• 31. Expiration  Largely a passive process which depends on natural lung elasticity  As muscles relax, air is pushed out of the lungs due to  Decrease in intrapulmonary volume  Increase in gas pressure  Forced expiration can occur mostly by contracting internal intercostal muscles to depress the rib cage Copyright © 2009 Pearson Education, Inc., publishing as Benjamin Cummings
  • 32. Expiration Figure 13.7b Copyright © 2009 Pearson Education, Inc., publishing as Benjamin Cummings
  • 33. External Respiration, Gas Transport, and Internal Respiration Summary Figure 13.10 Copyright © 2009 Pearson Education, Inc., publishing as Benjamin Cummings
  • 34. Nonrespiratory Air (Gas) Movements  Can be caused by reflexes or voluntary actions  Examples:  Cough and sneeze—clears lungs of debris  Crying—emotionally induced mechanism  Laughing—similar to crying  Hiccup—sudden inspirations (spasms of the diaphragm)  Yawn—very deep inspiration Copyright © 2009 Pearson Education, Inc., publishing as Benjamin Cummings
  • 35. Neural Regulation of Respiration  Normal respiratory rate (eupnea)  12–15 respirations per minute  Hyperpnea  Increased respiratory rate often due to extra oxygen needs Copyright © 2009 Pearson Education, Inc., publishing as Benjamin Cummings
  • 36. Respiratory Volumes and Capacities  Normal breathing moves about 500 mL of air with each breath  This respiratory volume is tidal volume (TV)  Many factors that affect respiratory capacity  A person’s size  Sex  Age  Physical condition Copyright © 2009 Pearson Education, Inc., publishing as Benjamin Cummings
  • 37. Hyperventilation and Hypoventilation  Hyperventilation  Results from increased CO2 in the blood (acidosis)  Breathing becomes deeper and more rapid  Blows off more CO2 to restore normal blood pH Copyright © 2009 Pearson Education, Inc., publishing as Benjamin Cummings
  • 38. Hyperventilation and Hypoventilation  Hypoventilation  Results when blood becomes alkaline (alkalosis)  Extremely slow or shallow breathing  Allows CO2 to accumulate in the blood Copyright © 2009 Pearson Education, Inc., publishing as Benjamin Cummings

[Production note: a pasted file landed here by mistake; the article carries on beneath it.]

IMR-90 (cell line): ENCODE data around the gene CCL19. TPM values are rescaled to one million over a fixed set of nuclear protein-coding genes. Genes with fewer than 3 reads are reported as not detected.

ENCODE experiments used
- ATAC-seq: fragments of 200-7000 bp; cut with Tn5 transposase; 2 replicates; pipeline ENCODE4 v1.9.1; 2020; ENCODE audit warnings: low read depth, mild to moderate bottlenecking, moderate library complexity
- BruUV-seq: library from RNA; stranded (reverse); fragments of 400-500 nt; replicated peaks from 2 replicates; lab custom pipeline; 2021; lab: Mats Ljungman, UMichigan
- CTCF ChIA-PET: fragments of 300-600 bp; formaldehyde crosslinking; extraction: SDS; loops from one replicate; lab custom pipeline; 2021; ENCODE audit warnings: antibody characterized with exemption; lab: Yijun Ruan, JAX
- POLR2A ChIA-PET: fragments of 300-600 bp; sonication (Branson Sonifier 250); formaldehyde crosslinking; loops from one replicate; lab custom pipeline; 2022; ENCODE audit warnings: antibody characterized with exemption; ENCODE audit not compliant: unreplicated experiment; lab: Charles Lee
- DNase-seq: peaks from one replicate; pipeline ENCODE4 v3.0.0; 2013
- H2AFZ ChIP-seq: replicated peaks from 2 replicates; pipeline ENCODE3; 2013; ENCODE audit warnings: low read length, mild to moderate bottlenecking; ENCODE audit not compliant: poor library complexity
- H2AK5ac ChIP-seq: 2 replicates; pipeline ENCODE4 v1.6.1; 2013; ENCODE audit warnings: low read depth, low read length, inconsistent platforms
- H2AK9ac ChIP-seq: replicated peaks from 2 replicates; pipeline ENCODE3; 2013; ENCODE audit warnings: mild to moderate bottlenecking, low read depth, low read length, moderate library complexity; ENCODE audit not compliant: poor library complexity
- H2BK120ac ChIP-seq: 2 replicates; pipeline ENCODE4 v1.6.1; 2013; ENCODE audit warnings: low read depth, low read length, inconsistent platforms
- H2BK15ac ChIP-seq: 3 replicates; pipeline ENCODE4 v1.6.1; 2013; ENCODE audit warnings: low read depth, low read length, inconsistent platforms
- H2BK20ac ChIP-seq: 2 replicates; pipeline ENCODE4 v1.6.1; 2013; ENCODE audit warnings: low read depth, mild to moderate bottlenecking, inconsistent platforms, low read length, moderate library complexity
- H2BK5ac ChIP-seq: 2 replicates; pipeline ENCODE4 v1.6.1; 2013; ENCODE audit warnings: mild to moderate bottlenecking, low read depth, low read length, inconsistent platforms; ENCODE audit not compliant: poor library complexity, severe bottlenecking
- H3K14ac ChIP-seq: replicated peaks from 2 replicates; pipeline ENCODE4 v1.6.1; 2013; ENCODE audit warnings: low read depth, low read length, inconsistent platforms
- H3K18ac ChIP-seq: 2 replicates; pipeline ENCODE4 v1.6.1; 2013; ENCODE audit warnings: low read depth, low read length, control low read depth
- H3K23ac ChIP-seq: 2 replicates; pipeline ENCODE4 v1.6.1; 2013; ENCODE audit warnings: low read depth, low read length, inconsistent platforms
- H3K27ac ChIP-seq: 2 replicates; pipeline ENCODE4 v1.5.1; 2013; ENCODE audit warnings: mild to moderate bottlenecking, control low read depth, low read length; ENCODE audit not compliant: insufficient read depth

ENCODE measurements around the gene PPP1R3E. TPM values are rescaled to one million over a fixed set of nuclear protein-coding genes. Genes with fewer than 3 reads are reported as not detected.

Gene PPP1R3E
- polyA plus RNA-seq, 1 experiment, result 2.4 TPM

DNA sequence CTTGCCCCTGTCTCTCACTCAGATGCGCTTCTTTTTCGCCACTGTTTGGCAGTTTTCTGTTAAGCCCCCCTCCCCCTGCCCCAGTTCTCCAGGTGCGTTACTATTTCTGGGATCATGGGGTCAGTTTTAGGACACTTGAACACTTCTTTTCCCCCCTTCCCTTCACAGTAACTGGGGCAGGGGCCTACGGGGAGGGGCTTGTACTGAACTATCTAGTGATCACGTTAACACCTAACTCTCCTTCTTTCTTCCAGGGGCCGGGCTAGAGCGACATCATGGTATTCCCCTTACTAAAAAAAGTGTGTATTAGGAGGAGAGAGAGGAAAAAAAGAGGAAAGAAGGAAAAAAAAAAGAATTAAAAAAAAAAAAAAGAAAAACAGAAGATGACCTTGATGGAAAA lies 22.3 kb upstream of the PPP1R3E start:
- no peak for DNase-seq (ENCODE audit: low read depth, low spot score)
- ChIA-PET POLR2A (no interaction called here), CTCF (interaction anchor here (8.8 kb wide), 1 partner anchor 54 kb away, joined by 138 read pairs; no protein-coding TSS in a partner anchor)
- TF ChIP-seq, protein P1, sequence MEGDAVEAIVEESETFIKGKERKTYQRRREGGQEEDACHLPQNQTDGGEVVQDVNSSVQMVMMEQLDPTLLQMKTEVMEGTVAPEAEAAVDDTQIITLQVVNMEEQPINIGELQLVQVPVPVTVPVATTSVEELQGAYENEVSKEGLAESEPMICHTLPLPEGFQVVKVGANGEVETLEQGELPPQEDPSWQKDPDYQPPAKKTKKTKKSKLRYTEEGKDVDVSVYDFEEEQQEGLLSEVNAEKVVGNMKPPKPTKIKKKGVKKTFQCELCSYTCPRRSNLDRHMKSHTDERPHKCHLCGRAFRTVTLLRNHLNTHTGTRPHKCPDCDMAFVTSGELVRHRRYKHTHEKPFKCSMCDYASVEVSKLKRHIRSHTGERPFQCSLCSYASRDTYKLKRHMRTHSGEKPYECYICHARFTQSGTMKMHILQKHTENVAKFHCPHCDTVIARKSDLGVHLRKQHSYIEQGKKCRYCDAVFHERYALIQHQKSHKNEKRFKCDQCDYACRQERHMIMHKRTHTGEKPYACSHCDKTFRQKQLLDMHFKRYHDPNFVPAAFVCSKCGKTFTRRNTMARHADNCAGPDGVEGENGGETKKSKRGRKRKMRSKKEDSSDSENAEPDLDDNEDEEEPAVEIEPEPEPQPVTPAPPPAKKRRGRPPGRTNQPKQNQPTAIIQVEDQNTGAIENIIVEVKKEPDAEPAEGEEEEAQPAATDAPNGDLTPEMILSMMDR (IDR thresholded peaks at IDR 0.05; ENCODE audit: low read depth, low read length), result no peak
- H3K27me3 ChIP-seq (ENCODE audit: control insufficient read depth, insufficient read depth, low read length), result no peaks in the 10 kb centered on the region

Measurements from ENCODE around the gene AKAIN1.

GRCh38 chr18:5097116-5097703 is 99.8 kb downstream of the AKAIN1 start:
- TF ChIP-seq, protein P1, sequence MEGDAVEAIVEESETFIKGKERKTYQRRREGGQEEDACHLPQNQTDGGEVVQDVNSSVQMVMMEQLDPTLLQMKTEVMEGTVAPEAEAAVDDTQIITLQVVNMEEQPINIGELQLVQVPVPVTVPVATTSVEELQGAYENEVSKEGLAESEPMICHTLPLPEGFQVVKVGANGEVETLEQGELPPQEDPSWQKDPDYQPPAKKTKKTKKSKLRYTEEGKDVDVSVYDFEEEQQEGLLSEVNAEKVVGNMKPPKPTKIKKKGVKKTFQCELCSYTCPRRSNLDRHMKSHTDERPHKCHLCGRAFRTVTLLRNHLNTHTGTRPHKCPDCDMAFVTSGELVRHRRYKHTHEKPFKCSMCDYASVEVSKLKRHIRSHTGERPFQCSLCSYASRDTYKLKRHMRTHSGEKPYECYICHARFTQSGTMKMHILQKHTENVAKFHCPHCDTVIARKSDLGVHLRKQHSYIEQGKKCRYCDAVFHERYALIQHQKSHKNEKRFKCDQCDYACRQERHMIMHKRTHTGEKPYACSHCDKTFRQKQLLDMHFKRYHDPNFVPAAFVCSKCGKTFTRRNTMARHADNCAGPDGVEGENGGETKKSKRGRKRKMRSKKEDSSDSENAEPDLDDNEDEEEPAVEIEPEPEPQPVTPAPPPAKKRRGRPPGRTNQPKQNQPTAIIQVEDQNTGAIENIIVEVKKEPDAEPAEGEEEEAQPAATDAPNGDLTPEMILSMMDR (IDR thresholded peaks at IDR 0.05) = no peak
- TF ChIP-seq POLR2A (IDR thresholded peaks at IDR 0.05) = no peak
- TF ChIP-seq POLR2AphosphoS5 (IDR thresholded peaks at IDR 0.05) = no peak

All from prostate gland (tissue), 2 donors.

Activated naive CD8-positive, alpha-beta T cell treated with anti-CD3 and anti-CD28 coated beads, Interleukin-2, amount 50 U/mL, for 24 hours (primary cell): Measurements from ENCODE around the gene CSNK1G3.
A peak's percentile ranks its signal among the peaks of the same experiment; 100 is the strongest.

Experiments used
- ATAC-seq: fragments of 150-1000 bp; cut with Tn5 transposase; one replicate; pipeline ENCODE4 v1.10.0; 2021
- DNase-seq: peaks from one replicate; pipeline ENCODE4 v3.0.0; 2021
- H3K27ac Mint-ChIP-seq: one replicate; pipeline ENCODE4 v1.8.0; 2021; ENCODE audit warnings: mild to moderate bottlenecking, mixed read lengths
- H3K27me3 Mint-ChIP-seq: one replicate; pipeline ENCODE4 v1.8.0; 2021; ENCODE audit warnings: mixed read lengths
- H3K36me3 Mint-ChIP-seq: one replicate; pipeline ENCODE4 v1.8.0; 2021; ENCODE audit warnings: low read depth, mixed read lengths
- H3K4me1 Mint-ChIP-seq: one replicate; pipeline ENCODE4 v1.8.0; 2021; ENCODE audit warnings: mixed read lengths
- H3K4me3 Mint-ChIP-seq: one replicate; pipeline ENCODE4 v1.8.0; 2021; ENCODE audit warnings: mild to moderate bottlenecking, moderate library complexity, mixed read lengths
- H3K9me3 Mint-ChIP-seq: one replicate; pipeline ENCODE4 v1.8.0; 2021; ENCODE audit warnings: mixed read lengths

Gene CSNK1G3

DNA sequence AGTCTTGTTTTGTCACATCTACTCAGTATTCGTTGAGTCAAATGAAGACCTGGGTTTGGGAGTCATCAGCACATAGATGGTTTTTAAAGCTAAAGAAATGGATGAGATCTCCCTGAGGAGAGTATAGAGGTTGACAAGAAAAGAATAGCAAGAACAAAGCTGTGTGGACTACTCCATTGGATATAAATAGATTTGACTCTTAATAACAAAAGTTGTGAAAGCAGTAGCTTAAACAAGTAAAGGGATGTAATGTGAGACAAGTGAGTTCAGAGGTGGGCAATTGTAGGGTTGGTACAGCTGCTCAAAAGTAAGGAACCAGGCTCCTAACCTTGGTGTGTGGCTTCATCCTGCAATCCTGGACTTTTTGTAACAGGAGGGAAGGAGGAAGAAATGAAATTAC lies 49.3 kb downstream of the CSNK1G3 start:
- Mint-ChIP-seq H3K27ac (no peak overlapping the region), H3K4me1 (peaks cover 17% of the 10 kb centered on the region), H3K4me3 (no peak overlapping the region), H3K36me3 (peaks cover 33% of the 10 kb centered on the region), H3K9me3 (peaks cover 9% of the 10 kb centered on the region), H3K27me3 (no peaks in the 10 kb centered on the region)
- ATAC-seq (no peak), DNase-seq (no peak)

• 39. Respiratory Disorders: Chronic Bronchitis  Mucosa of the lower respiratory passages becomes severely inflamed  Mucus production increases  Pooled mucus impairs ventilation and gas exchange  Risk of lung infection increases  Pneumonia is common  Called “blue bloaters” due to hypoxia and cyanosis Copyright © 2009 Pearson Education, Inc., publishing as Benjamin Cummings
  • 40. Respiratory Disorders: Emphysema  Alveoli enlarge as adjacent chambers break through  Chronic inflammation promotes lung fibrosis  Airways collapse during expiration  Patients use a large amount of energy to exhale  Overinflation of the lungs leads to a permanently expanded barrel chest  Cyanosis appears late in the disease; sufferers are often called “pink puffers” Copyright © 2009 Pearson Education, Inc., publishing as Benjamin Cummings
  • 41. A Closer Look: Lung Cancer  Accounts for one-third of all cancer deaths in the United States  Increased incidence is associated with smoking  Three common types  Squamous cell carcinoma  Adenocarcinoma  Small cell carcinoma Copyright © 2009 Pearson Education, Inc., publishing as Benjamin Cummings
  • 42. A Closer Look: Lung Cancer Figure 13.14 Copyright © 2009 Pearson Education, Inc., publishing as Benjamin Cummings
  • 43. Developmental Aspects of the Respiratory System  Asthma  Chronic inflamed hypersensitive bronchiole passages  Response to irritants with dyspnea, coughing, and wheezing Copyright © 2009 Pearson Education, Inc., publishing as Benjamin Cummings